Battling high import payments, depleting foreign exchange reserves, and political turbulence, the Pakistani rupee saw its worst month in over 50 years after depreciating 14.5% against the US dollar.
The rupee had started July off at 204.85 in the inter-bank market. However, despite fewer trading sessions due to Eid holidays, the currency received a hammering at the hands of the dollar to eventually close at 239.37 on July 29.
This was the rupee’s second-worst monthly performance against the US dollar since May 1972, when the local currency recorded a plunge of 57%. Back then, the then government, while terming the decision inevitable, announced to devalue the Pakistan Rupee, reducing its parity value from Rs4.77 to Rs11 to a US dollar.
Fast-forward 50 years, and the rupee had already reached the level of over 200 by July 2022.
Its latest drop can now be attributed to multiple factors including escalating domestic political tension, low foreign exchange reserves and, as experts have called it, speculative behaviour on part of stakeholders.
Interestingly, the rupee saw a depreciation run of 10 sessions – out of a total 17 – all of which came right after the International Monetary Fund (IMF) announced its staff-level agreement with Pakistan authorities on July 14.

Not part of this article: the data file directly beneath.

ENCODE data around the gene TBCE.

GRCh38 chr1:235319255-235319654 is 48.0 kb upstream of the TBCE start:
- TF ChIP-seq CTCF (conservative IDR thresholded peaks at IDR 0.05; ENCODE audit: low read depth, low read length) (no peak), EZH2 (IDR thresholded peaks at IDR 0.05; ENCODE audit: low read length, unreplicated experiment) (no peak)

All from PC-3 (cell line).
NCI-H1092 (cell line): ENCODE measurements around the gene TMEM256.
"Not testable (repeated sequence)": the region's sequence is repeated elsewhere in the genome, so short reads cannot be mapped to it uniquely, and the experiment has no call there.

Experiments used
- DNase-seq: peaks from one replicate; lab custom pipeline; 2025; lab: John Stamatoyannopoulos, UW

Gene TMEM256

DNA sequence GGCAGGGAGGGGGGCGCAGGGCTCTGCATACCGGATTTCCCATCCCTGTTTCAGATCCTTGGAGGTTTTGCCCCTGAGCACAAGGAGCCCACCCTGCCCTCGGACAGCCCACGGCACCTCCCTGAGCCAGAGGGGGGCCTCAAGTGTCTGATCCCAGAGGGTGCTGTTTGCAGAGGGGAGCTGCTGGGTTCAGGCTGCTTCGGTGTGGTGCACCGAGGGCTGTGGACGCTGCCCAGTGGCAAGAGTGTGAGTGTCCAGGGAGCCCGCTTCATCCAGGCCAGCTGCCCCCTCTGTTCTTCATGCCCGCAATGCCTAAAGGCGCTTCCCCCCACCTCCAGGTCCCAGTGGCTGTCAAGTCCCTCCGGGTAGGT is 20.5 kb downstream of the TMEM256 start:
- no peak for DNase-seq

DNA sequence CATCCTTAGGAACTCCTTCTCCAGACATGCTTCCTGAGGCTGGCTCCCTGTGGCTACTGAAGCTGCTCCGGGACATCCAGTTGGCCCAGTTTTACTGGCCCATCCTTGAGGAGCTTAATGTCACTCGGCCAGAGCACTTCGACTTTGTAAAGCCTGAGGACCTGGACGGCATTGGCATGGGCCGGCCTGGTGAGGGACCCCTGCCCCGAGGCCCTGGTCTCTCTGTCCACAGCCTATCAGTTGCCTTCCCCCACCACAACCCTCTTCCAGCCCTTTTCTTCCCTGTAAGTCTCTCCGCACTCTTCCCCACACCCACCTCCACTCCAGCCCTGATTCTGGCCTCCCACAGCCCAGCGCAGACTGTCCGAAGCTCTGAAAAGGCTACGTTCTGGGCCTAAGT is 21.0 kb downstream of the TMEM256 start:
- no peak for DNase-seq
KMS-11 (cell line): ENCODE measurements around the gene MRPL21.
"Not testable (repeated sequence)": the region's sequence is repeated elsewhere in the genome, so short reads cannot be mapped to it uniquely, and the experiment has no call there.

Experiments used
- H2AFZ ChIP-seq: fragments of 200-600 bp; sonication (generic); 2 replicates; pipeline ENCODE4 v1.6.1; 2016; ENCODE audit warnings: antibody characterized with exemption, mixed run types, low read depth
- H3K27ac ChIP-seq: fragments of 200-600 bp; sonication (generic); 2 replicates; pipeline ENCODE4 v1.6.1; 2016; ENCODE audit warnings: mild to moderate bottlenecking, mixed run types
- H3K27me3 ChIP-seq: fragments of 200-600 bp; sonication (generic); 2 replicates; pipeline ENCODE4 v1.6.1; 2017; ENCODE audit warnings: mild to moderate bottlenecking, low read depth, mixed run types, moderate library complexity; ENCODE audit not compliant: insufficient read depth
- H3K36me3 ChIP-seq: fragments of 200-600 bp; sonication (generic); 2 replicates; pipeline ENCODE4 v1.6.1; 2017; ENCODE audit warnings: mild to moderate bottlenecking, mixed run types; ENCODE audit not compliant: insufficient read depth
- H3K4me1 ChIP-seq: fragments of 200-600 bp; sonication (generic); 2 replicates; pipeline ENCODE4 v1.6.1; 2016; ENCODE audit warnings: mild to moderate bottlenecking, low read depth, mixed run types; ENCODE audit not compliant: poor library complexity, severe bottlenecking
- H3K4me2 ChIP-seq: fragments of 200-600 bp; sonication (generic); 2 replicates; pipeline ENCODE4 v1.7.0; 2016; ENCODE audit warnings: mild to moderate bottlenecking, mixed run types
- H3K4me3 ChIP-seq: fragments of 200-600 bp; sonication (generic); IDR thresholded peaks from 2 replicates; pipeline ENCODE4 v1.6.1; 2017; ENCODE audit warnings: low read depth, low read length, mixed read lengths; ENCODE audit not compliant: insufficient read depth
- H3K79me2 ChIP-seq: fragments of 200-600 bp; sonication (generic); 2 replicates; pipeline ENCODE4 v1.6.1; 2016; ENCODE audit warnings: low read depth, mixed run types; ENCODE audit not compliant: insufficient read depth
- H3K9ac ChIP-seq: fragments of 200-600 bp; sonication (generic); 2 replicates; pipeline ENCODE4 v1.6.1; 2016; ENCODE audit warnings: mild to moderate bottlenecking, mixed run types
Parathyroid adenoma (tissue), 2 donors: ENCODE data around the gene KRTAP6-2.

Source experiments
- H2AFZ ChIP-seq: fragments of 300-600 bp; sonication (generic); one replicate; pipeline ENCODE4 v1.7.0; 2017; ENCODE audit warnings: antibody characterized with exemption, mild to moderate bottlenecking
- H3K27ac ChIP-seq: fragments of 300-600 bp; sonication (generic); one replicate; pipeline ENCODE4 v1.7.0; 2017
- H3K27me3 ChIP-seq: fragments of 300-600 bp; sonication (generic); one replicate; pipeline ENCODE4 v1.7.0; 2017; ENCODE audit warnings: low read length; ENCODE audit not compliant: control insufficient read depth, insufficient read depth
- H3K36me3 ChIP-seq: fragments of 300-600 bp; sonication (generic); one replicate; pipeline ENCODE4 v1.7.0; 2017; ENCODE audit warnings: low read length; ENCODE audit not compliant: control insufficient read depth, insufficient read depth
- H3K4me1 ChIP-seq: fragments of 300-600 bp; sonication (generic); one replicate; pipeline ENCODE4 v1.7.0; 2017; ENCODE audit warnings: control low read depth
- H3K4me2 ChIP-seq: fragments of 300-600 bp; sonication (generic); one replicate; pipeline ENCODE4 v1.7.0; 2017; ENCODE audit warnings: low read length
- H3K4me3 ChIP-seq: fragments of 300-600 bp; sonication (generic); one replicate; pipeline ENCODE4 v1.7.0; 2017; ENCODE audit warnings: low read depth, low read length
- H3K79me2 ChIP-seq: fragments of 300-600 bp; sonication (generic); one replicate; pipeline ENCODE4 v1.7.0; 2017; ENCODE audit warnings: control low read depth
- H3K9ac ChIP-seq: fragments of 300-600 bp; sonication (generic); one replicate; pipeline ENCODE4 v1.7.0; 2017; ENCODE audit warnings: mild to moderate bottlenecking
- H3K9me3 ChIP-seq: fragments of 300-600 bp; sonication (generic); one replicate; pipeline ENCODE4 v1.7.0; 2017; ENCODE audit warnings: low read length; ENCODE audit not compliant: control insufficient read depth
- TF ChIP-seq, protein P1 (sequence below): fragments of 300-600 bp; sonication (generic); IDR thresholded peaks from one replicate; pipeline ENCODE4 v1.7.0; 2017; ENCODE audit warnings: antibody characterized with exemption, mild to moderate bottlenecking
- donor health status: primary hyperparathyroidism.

It was also reported less than a week later that the IMF is looking to assess Saudi Arabia’s commitment to financing Pakistan before the multilateral lender disburses fresh funds to the country.
What now for the currency
Economic experts said the rupee would see a respite in the coming weeks, at least in the short term.
“Although we believe that the Rupee still has inherent depreciation bias in the long-term, in the short term, we expect some stability to be restored,” said Arif Habib Limited (AHL) in a report titled 'PKR vs. USD- Any relief on the cards?'.
“We attribute this short-term stability conditional upon: inflows from bilateral and multilateral creditors, IMF inflows, and strengthening of some macro-economic variables along with State Bank of Pakistan’s (SBP) attempts to curb market speculation,” it said.
Saad Khan, Head of Research at IGI Securities, told Business Recorder that success with the IMF could lead to a depreciation break.
“If everything goes as per the plan, pertaining to the IMF, it could push the rupee down to 225-230. However, in the long-term, the rupee would remain lower,” he said.
Elaborating, Fahad Rauf, Head of Research at Ismail Iqbal Securities Limited, said the rupee's fall is due to a mismatch between inflows and outflows.
“The market does not have dollars, and there are Letters of Credit (LCs) that need to be retired. However, the disbursement of funds from the IMF would see a return of normalisation and the recovery would be fast,” said Rauf.
The local currency could appreciate around Rs20-25 as the situation normalises, with import payments expected to decline as well.
Meanwhile, Wajid Rizvi, Head of Research at Tresmark Research, said by mid-August the rupee would begin improvement.
“Commitments from China and Saudi Arabia would be realised after the IMF nod,” he said.
Also read how the rupee fared in 2021: